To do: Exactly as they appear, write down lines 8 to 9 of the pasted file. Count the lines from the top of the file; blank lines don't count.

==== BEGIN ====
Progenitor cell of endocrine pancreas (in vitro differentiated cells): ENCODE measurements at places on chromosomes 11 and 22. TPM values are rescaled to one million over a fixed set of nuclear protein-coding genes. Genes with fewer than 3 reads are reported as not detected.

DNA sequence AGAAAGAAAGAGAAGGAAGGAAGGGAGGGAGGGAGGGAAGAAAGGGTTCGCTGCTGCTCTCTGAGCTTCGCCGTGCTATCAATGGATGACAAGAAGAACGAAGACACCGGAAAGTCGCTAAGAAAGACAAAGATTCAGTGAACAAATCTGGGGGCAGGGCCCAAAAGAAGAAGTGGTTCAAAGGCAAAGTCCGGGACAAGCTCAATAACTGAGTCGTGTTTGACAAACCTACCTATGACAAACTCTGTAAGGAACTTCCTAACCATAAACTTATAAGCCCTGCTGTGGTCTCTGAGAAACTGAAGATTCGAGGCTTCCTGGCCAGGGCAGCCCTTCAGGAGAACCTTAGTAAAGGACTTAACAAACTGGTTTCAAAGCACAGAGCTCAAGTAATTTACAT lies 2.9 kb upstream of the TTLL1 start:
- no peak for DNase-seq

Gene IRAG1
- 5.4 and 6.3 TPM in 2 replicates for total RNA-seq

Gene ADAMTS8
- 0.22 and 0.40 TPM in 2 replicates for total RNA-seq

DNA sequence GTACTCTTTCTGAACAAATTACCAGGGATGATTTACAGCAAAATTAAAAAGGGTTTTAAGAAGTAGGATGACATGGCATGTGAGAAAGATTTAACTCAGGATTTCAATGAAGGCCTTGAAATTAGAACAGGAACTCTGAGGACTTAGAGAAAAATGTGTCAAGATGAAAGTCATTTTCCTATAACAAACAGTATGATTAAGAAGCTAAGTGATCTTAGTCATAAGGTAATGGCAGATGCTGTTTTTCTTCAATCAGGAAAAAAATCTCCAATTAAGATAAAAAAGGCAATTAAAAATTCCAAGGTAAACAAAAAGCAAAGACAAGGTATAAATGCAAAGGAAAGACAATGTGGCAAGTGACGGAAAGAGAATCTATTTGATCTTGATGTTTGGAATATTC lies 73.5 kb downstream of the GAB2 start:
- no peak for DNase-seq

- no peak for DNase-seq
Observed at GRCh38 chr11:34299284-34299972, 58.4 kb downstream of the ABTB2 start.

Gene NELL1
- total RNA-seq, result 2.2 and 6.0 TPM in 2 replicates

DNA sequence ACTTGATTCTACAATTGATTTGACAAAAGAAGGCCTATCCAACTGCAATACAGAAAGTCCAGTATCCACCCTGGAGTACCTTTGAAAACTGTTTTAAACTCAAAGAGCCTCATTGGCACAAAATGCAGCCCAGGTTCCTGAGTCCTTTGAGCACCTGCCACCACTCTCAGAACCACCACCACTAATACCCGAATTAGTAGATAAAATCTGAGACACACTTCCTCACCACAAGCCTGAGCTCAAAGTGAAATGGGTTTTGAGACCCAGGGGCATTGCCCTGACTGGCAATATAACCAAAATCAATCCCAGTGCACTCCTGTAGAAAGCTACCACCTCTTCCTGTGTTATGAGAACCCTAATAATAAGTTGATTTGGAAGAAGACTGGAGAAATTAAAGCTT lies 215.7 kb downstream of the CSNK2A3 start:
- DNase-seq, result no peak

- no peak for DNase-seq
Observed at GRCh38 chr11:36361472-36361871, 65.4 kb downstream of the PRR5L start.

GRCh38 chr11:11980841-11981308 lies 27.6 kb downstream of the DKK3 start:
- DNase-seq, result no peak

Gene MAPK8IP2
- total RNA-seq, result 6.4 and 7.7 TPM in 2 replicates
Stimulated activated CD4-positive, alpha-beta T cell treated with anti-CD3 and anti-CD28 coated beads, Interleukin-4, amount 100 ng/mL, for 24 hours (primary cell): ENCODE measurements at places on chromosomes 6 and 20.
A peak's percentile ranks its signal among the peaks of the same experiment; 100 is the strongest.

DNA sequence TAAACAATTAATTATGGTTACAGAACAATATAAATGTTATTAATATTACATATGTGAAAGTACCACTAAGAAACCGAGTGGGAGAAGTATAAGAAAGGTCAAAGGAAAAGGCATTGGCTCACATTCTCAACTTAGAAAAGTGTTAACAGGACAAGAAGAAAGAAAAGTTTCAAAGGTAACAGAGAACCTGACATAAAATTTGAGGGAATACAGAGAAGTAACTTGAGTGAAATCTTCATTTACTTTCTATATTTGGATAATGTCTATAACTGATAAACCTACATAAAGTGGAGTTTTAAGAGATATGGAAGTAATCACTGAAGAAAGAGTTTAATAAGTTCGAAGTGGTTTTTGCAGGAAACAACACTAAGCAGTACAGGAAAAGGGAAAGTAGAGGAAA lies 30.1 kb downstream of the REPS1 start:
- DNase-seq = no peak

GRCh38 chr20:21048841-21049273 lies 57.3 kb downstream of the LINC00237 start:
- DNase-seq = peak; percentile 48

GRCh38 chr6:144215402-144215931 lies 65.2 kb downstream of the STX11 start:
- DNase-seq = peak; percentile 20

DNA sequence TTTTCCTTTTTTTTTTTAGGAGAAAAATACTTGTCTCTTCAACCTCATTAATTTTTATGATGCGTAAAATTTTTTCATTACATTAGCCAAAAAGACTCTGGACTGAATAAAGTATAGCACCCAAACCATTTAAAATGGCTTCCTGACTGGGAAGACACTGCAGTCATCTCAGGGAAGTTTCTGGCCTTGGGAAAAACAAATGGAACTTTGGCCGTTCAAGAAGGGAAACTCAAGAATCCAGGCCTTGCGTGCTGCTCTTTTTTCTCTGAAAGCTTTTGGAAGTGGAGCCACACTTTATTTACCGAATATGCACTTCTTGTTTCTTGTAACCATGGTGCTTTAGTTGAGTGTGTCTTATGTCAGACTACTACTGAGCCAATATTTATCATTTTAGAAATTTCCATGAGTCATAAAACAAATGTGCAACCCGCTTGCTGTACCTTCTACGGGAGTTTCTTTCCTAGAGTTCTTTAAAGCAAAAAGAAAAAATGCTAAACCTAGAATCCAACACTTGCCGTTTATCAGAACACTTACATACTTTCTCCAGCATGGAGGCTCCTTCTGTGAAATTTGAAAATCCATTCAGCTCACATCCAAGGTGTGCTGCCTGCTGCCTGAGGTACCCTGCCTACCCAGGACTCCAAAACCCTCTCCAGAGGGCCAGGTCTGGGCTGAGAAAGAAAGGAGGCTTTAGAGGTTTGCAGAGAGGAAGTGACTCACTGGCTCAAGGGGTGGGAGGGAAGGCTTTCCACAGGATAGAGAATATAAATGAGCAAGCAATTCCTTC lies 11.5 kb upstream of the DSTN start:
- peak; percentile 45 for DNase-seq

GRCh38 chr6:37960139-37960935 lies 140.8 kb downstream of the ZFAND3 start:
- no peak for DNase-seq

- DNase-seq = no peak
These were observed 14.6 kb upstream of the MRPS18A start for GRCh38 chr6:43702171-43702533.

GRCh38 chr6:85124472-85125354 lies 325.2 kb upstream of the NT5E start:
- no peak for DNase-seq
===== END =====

DNA sequence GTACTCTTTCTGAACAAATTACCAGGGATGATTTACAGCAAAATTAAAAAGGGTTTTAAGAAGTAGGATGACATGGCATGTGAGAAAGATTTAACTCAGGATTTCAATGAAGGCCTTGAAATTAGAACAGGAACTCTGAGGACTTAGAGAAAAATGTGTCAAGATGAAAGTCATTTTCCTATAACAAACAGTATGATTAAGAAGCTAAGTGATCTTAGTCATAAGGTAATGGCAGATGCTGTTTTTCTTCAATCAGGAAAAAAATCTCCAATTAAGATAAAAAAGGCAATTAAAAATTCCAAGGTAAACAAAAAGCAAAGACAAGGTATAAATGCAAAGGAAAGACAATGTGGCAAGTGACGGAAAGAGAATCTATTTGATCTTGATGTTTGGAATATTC lies 73.5 kb downstream of the GAB2 start:
- no peak for DNase-seq